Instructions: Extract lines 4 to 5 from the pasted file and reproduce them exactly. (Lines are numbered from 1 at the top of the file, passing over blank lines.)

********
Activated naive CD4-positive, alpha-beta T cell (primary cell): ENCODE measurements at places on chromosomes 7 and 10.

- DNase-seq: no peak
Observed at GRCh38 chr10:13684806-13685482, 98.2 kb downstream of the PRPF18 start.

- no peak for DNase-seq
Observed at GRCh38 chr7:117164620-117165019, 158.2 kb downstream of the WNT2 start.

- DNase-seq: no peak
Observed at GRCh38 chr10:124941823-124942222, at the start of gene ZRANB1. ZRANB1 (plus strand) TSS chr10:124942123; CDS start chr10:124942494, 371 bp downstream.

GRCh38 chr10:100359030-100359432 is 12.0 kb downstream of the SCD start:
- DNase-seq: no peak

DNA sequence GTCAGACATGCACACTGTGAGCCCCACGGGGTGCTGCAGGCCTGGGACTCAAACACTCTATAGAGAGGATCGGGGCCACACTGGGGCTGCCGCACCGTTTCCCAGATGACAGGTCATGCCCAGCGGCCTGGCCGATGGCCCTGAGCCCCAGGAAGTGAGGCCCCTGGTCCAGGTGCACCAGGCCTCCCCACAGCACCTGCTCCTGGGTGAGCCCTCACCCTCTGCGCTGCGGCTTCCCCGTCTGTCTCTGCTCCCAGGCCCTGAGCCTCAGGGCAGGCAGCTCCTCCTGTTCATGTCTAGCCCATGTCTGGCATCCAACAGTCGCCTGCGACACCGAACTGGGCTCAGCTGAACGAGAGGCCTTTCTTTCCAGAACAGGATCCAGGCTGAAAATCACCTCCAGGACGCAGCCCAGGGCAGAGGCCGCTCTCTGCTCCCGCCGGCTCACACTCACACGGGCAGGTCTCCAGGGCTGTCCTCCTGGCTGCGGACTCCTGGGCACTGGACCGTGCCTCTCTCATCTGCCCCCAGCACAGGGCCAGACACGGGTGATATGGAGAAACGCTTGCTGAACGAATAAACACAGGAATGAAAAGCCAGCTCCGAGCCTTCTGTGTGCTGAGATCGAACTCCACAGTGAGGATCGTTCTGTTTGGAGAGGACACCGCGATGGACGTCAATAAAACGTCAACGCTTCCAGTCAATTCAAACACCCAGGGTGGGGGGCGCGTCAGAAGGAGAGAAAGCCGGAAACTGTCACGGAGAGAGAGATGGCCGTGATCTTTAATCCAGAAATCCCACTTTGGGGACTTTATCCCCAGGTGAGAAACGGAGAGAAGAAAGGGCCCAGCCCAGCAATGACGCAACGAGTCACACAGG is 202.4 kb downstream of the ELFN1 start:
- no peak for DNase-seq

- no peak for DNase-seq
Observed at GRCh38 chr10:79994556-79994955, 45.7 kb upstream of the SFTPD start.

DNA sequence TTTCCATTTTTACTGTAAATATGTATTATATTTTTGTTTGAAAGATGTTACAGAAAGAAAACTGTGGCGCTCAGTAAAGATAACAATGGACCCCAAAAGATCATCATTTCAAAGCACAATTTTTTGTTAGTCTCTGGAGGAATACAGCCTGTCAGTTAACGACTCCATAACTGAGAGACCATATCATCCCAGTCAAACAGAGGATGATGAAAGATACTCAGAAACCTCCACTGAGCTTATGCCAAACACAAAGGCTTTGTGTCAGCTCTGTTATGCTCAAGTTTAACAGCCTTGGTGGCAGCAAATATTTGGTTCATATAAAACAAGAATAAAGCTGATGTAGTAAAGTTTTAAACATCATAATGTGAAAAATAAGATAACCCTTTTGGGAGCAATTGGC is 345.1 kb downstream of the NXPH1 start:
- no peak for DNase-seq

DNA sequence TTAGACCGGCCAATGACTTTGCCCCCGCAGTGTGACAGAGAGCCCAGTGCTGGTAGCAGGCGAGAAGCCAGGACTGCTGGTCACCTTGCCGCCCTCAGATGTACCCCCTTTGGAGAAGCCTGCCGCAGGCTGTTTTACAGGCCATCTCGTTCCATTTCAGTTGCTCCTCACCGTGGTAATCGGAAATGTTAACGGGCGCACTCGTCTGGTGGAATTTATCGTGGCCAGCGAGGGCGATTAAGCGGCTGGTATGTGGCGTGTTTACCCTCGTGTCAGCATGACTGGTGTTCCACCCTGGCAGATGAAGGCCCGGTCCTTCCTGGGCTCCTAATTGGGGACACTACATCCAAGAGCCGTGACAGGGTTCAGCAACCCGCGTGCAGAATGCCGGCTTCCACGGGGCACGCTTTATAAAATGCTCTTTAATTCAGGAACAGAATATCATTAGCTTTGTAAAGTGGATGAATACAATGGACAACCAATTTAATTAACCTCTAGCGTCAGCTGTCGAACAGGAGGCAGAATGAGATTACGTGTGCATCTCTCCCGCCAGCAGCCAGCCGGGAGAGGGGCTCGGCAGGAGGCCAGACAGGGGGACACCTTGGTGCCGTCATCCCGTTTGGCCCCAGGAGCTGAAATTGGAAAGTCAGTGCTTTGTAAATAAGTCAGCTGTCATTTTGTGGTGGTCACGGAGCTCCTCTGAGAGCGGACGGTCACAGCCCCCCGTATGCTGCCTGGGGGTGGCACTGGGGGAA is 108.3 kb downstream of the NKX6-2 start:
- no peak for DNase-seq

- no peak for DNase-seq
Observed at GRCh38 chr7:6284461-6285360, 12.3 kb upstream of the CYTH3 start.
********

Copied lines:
- no peak for DNase-seq
Observed at GRCh38 chr7:117164620-117165019, 158.2 kb downstream of the WNT2 start.